Chalk marks as parking enforcement, automobile passenger searches, and warrantless blood draws from unconscious people are among the Fourth Amendment issues in the news this week.
Searching the news last week turned up some compelling questions surrounding Fourth Amendment rights in and around vehicles from the upper Midwest, of all places. In Michigan, it’s no longer considered legal to chalk tires for parking enforcement or search a passenger’s belongings without consent. The Supreme Court, meanwhile, is considering a case against the state of Wisconsin for a most invasive search. Let’s seize the moment and look into what it all means.
After Michigan resident Alison Taylor’s 15th parking ticket in a just few years, she decided something had to give. That “something” wasn’t her parking proclivities, either. Instead, she took the city of Saginaw and parking enforcement officer Tabitha Hoskins to court. Hoskins, who issued all of Taylor’s parking tickets, did so after marking Taylor’s tires with chalk, returning later to see if the car had moved. Saginaw, like many cities across the United States, has used chalk this way for ages, and nobody seemed to give it a second thought.
However, the three judges from the U.S. Court of Appeals for the 6th Circuit agreed, surprisingly, that the chalk marks represent an illegal search. When the chalk is applied, the Court noted, the car is still legally parked and the car’s owner is not suspected of any wrongdoing. Further, the chalk is intended to provide information about the car’s movements. According to the Court, these elements satisfy a test laid out in a 2012 case, United States v. Jones, where an officer installed a GPS device on a suspect’s car in order to collect information about where the car went. The Court, however, has since issued an amended opinion distancing the ruling from any Fourth Amendment implications, and critics and supporters alike acknowledge that an easy substitute for the traditional chalk mark is to simply take a photo of the vehicle in question.
The Michigan Supreme Court ruled unanimously last Monday in People v. Mead that passengers may challenge a police search of their personal property, even if the driver of the car consents to the search. While the Court noted that a passenger doesn’t have the legitimate expectation of privacy while traveling in someone else’s car, they can, in fact, expect the privacy of their effects (in this case, a backpack) to be respected. Larry Mead was riding in a stranger’s car that was pulled over for expired plates. The driver consented to a search, but when Mead exited the car, he left his backpack inside. The officer found methamphetamine and other drugs inside the bag and arrested Mead, but Mead had not consented to the search of his backpack. The Court ruled this to be a violation of Mead’s Fourth Amendment rights.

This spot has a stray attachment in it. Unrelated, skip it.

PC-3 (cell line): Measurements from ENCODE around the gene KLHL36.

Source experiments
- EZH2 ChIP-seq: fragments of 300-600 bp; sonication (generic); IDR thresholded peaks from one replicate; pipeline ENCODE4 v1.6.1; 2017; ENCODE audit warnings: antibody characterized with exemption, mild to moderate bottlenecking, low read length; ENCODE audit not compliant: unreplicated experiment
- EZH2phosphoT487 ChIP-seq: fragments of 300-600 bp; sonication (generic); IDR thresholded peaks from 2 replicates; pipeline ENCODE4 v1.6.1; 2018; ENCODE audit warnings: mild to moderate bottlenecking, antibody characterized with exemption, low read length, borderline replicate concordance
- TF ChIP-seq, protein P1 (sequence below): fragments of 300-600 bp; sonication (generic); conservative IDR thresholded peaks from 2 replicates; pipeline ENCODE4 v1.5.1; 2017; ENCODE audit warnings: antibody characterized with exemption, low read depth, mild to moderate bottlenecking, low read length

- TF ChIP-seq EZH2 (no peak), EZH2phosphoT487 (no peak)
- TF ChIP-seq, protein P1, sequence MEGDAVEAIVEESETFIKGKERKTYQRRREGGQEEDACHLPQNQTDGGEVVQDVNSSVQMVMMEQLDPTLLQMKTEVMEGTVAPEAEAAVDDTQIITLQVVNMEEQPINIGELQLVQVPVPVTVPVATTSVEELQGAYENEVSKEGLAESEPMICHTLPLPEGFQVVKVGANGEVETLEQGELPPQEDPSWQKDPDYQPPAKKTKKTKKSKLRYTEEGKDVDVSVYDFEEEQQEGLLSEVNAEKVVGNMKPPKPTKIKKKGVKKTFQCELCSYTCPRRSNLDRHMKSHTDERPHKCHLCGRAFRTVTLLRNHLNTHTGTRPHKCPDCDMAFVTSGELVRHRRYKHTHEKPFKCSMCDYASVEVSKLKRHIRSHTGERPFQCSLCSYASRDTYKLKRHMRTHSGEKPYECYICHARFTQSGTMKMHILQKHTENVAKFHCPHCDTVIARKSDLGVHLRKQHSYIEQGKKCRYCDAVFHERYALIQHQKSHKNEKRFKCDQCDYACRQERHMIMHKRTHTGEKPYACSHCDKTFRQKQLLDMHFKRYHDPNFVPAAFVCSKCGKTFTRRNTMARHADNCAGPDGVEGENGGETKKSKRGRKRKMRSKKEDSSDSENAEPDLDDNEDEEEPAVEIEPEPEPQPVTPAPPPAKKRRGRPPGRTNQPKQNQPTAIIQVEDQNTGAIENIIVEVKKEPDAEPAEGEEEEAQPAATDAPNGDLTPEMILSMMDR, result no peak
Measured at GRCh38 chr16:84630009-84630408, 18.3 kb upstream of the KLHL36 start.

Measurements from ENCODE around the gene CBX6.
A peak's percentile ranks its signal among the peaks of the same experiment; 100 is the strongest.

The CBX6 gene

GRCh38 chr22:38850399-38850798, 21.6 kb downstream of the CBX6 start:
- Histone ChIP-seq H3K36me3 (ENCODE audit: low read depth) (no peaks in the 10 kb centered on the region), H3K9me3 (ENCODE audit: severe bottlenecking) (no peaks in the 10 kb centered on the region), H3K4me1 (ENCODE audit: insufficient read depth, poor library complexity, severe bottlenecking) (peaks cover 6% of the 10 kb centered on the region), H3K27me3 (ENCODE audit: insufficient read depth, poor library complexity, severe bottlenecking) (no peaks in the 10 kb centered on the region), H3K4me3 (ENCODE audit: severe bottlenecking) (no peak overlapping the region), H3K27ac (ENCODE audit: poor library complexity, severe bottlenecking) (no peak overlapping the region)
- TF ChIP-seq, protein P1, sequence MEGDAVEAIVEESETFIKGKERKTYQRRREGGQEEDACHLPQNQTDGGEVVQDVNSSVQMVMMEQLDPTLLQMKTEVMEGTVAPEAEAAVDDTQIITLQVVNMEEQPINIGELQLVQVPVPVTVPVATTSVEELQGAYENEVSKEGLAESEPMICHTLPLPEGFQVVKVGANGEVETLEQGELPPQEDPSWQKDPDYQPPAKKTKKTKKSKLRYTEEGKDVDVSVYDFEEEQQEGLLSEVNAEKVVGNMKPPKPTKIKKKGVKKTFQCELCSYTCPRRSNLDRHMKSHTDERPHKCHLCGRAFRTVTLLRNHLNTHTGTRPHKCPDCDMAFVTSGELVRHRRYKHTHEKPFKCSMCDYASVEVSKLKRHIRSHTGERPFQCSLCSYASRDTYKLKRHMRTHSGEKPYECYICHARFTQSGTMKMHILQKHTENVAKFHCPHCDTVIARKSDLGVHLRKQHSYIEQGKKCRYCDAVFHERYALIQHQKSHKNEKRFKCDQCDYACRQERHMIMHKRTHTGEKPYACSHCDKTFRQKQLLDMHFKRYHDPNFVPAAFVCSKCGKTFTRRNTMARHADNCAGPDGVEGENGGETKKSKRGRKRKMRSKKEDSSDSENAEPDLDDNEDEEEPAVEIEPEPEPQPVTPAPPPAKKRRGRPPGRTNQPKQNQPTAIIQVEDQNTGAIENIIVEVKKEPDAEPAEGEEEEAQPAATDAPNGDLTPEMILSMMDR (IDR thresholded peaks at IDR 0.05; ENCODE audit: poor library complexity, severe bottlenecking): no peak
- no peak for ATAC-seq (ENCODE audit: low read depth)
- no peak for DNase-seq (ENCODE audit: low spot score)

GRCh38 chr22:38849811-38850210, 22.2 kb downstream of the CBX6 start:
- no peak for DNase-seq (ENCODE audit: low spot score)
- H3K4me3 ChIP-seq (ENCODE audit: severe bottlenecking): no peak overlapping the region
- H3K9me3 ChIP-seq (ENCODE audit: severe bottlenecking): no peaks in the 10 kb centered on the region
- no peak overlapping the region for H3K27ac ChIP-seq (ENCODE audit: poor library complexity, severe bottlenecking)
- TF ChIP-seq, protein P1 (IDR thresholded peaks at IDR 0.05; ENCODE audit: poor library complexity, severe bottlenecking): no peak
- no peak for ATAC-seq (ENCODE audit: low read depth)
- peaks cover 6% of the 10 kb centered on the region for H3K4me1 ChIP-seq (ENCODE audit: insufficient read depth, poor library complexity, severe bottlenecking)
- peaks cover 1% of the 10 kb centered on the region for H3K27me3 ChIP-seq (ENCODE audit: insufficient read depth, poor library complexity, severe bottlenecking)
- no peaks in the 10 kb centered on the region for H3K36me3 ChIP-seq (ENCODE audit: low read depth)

Arguments continued last week in a case before the U.S. Supreme Court. Mitchell v. Wisconsin concerns a Wisconsin law that allows police to draw blood from unconscious drunk driving suspects without a warrant. Gerald Mitchell was arrested in 2013 after a neighbor reported Mitchell was drunk and might be suicidal. Police eventually found him outside of his vehicle, on the shore of Lake Michigan, shirtless, unsteady, sandy, and wet. He admitted that he’d been drinking vodka and had parked his minivan because he felt too drunk to continue driving. Police took him to a hospital, where he passed out. A test confirmed that Mitchell’s blood alcohol content was over the legal limit, and he was charged with drunk driving.
The Supreme Court justices seem likely to split along ideological lines on the Mitchell case, with the three liberal justices questioning just how much consent an unconscious person can give, as if “only yes means yes.” The conservative majority, including Brett Kavanaugh, seems inclined to interpret consent to the blood draw as implied by the act of getting behind the wheel in the first place. (Look at the van he was wearing, officer! He was totally asking for it!) A ruling is expected this June.
It’s worth watching to see whether the conservative court will make decisions that favor strong interpretations of Constitutional rights and more personal freedom (a common conservative talking point), or if we inch closer to being a police state (the result that many conservatives would seem, by their actions, to prefer). According to a recent Slate article, “[T]he Roberts Five often trample purportedly conservative judicial principles—respect for states’ rights, textualism, judicial restraint, stare decisis, even originalism—when those principles stand in the way of an outcome they want.” On the other hand, liberal justice Elena Kagan pointed out in the Mitchell case that the Fourth Amendment often protects those who violate the law, but “we don’t usually say: Tough luck. It’s your fault. You’re a criminal.”